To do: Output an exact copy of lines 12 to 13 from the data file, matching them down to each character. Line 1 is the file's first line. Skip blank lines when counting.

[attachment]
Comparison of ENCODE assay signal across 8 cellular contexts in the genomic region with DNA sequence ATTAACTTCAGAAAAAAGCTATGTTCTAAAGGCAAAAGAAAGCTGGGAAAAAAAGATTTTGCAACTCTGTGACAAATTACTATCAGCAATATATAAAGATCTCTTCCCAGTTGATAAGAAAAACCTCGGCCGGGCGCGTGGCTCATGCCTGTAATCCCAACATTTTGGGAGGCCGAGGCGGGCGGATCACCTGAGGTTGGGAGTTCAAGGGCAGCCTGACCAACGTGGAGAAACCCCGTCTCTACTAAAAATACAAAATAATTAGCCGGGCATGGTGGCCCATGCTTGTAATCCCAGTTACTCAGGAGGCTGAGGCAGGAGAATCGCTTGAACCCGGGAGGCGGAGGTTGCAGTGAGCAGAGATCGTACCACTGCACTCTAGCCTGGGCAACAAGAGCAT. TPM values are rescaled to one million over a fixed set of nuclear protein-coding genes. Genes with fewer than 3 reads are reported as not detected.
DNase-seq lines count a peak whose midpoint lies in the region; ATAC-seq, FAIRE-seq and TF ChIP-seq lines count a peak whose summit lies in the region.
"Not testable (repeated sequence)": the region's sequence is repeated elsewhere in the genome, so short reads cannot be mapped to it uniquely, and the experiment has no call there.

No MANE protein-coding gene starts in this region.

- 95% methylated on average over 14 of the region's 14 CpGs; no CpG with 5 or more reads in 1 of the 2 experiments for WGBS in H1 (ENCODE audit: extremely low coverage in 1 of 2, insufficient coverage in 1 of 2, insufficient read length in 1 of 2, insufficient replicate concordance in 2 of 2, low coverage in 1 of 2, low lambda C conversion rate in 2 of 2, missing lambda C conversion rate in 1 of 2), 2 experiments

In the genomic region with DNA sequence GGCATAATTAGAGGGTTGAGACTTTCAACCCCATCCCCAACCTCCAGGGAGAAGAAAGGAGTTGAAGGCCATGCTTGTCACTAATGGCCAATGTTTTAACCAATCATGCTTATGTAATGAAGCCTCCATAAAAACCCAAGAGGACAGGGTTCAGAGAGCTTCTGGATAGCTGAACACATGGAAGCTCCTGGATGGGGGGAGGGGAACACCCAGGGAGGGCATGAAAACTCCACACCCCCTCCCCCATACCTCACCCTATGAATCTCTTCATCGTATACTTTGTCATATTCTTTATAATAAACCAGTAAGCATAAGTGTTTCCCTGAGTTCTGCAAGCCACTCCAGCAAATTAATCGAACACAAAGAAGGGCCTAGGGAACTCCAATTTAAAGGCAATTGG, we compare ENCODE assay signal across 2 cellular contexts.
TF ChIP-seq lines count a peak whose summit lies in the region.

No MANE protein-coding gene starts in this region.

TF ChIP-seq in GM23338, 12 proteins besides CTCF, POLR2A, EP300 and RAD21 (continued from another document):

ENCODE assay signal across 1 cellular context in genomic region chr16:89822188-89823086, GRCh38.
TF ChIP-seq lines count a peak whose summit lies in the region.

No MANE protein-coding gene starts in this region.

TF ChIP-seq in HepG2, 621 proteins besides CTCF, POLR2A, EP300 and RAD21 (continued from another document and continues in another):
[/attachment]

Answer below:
No MANE protein-coding gene starts in this region.

TF ChIP-seq in HepG2, 621 proteins besides CTCF, POLR2A, EP300 and RAD21 (continued from another document and continues in another):